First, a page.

How to Conduct An Invisible Job Search

Posted by Bernie Reifkind on May 25, 2016

How do you secretly look for a new job……. without risking the job that you have?

I get asked that question quite often.

All things considered, the best time to look for a new job is when you already have one.

There are many reasons for this strategy including the following:

  • The lack of desperation in having to secure new employment. You’re already working.  This makes exploring new opportunities a healthy way to validate the value of your current job or confirm that it may be time to change jobs.
  • Most companies prefer to hire professionals currently employed, rather than those who are “between jobs.”
  • The fact that you are currently working implies that another company found your background, skill-set, and education desirable.

So how do you conduct an invisible search?

Go into “stealth mode.” Become invisible with regard to your efforts to seek new employment.

Maintain the utmost in secrecy and other then your immediate family or loved ones; trust no one about your secret job search plans.

Even your closest allies at work must be kept in the dark about your plans. We as humans make mistakes sometimes and the last thing you need is for a well-meaning colleague to accidentally say the wrong thing that could compromise your confidentiality.

Mum is the word.

While no amount of planning will insure 100% confidentiality, the following tips will greatly increase your odds of success in conducting an invisible job search:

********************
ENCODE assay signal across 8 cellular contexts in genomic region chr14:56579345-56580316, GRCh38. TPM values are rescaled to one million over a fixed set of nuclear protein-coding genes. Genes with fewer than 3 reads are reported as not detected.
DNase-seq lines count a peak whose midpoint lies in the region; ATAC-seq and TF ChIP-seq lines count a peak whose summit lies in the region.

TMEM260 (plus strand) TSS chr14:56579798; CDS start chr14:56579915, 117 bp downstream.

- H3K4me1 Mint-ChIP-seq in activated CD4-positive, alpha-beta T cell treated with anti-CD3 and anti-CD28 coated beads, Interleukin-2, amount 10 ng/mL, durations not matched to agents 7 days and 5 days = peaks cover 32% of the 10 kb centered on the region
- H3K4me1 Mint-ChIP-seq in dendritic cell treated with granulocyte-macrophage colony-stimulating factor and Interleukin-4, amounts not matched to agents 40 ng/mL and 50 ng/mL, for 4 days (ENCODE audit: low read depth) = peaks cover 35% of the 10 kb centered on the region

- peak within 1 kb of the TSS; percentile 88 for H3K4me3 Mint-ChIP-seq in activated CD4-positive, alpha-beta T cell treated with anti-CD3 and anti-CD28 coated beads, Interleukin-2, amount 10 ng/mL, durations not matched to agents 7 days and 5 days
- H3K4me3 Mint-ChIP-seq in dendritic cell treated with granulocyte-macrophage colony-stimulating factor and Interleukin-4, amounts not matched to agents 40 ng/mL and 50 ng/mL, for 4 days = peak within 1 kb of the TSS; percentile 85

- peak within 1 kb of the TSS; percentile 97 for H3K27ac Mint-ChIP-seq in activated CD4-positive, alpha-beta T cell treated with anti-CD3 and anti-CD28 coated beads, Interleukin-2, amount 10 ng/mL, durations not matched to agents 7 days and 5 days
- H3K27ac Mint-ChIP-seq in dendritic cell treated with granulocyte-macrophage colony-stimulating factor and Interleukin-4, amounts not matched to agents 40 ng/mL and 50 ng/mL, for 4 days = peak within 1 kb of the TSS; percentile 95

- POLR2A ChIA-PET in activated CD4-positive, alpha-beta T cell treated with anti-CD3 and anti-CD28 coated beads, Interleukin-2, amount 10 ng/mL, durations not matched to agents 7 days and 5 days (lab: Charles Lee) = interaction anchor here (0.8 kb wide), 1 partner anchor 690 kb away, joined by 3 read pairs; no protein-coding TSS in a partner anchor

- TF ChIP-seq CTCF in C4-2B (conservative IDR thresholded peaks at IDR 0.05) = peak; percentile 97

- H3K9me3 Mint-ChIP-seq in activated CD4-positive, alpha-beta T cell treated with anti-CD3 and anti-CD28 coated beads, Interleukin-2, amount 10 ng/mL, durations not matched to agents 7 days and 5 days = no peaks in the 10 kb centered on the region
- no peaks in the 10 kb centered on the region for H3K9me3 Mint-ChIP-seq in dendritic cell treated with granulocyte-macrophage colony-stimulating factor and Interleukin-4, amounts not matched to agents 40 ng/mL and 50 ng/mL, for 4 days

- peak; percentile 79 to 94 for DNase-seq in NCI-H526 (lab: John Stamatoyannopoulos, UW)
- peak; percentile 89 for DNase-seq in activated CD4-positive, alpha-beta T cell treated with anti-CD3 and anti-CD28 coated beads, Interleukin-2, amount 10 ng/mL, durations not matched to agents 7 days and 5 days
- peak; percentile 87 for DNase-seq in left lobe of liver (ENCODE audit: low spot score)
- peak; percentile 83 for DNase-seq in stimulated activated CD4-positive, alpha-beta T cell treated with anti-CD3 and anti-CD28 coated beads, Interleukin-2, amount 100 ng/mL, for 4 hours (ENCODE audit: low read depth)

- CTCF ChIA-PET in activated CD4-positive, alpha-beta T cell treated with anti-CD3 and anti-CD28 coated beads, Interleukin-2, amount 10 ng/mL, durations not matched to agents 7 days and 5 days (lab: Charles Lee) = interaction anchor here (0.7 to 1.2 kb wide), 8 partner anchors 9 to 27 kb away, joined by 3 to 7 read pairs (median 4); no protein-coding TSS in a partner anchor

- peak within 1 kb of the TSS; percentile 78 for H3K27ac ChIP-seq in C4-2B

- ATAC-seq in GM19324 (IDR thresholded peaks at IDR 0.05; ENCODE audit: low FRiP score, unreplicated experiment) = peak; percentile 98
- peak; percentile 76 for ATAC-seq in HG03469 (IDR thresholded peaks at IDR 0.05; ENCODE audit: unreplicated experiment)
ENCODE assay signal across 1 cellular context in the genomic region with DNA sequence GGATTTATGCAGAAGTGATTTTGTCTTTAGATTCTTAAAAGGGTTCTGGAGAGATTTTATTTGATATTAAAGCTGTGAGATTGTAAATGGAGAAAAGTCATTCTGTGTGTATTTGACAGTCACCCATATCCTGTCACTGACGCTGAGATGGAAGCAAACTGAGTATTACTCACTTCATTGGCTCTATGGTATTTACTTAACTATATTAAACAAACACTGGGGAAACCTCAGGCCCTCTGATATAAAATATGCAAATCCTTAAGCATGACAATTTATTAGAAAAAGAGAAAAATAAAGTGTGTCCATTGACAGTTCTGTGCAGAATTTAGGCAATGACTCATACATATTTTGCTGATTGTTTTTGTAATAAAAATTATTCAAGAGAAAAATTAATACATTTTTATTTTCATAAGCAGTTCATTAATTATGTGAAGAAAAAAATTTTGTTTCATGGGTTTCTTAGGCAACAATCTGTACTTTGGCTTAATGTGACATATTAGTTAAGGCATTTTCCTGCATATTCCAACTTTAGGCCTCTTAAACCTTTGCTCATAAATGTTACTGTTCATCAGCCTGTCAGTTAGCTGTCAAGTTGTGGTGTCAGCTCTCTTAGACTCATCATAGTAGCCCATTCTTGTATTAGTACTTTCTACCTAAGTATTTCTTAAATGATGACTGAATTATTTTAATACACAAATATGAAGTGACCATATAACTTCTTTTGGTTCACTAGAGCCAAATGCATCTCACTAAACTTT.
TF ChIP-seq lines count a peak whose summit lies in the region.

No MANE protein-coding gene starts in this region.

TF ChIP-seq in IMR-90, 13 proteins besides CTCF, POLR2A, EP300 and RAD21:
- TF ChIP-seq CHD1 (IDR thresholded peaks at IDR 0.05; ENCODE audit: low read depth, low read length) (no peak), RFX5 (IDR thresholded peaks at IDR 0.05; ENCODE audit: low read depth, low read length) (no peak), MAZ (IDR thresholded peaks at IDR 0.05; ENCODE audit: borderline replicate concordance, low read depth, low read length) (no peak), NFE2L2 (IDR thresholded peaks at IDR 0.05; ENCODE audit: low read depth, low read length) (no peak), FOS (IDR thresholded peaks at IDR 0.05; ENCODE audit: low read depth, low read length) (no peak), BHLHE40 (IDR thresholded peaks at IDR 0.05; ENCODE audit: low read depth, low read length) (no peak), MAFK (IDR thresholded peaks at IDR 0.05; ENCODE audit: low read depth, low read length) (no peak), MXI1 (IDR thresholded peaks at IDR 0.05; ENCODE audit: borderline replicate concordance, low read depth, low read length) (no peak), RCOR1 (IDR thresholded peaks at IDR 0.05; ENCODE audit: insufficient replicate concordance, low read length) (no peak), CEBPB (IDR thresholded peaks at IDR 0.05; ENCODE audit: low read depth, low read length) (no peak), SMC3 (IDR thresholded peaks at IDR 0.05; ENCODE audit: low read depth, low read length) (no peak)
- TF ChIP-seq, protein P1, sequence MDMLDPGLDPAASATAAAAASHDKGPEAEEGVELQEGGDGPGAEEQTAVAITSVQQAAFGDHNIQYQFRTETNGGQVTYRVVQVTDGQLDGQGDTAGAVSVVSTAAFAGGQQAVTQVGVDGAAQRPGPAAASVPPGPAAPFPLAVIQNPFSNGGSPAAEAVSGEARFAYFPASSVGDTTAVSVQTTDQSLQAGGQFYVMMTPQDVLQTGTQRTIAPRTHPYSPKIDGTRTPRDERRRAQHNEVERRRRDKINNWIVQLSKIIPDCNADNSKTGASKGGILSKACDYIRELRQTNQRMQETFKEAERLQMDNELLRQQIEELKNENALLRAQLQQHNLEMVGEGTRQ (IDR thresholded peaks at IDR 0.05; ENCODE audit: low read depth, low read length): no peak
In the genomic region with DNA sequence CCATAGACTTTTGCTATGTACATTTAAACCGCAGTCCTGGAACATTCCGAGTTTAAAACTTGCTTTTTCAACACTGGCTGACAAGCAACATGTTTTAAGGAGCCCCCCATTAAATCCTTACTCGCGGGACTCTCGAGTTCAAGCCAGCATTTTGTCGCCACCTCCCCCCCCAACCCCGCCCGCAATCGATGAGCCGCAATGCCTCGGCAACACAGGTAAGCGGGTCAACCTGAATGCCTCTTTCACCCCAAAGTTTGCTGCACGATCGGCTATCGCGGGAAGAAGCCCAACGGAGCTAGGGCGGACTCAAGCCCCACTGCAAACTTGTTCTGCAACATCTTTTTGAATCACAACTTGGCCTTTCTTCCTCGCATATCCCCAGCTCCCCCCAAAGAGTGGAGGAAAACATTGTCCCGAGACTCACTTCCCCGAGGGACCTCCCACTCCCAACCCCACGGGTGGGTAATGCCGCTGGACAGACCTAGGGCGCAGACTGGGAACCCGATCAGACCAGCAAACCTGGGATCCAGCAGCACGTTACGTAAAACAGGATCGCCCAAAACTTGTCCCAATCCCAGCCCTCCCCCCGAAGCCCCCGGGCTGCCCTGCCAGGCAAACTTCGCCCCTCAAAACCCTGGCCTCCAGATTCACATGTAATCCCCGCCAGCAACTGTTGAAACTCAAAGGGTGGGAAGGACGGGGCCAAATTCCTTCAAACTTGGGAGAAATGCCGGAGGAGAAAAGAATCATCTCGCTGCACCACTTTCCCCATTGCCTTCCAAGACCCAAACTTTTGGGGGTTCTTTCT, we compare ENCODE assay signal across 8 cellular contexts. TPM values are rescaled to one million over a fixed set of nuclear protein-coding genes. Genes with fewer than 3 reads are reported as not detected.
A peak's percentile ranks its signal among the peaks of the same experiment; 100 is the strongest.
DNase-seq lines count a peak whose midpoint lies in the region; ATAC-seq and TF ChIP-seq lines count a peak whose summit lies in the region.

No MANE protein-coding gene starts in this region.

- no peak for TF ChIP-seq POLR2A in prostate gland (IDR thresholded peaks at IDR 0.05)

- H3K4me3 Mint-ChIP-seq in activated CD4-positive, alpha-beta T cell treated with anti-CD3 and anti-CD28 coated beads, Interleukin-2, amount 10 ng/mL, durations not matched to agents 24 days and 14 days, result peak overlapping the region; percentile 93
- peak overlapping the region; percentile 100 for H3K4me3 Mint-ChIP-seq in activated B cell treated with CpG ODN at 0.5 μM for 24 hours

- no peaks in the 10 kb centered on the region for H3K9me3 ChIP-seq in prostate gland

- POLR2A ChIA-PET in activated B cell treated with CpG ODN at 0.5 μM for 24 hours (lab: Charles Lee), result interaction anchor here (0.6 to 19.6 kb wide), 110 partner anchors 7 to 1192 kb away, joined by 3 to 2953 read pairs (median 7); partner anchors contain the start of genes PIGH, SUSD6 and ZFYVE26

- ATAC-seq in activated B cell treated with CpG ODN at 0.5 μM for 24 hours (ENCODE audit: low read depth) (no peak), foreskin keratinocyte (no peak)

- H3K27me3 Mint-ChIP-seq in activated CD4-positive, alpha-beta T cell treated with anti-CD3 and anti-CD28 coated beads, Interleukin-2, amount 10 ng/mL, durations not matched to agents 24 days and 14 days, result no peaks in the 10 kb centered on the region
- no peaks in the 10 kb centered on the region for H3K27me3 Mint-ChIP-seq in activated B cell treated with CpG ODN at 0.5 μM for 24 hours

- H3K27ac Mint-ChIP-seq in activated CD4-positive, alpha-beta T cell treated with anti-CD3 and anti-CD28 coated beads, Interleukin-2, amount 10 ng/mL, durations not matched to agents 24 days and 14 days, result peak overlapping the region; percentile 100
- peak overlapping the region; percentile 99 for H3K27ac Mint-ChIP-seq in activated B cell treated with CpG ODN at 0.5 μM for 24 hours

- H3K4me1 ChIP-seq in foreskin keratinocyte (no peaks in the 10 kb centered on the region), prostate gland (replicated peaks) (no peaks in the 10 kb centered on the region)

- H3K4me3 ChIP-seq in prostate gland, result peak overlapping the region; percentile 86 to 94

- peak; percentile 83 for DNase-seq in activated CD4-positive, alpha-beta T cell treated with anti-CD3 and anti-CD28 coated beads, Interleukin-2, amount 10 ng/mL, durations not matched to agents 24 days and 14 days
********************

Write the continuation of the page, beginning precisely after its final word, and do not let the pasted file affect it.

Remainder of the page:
1. Let the recipient of your resume know in no uncertain terms, that your resume must remain confidential. In addition, clearly mark your resume with the word “CONFIDENTIAL” either at the top of the first page or on the line beside the name of your current employer. This should provide a clear indication to all recruiters and hiring managers that you do not want your current employer to know of your search.
  2. Be stingy in sharing your resume with those other than trusted recruiters or hiring managers. Discourage such people from distributing your resume without your prior notice and agreement. It’s always a good practice to ask all recruiters to never send your resume anywhere without your permission.
  3. Don’t post your resume online on a job board or other resume site. Your employer can find you there easily and so can another colleague who could spill the beans. Besides, you will get far more junk solicitations than job opportunities anyway.
  4. Select only people who you strongly trust to confide in at networking activities. Engage these contacts one on one and make them aware that you are conducting a confidential search. Avoid going to job seeker group networking events in which the word could get out and your confidentiality could be compromised.
  5. Leverage LinkedIn as much as possible, but don’t look like a job seeker to the general public.You can leverage LinkedIn by sending InMail private messages to people while avoiding putting anything in your public profile which would make you appear to be looking for a new job. In addition avoid telegraphing your desire for a new job (in a headline with “Seeking a new opportunity, etc.) This may appear to be common sense, but you never know who is reading your bio.
  6. Schedule phone networking calls, phone interviews and face to face meetings during lunch or after hours. If getting off work to interview is difficult or impossible on your current job, then try to avoid using up vacations days. Instead, ask prospective employers if your job interviews can be scheduled after hours. Knowing that you are employed and wanting to maintain confidentiality, many employers are happy to make accommodations to your schedule.

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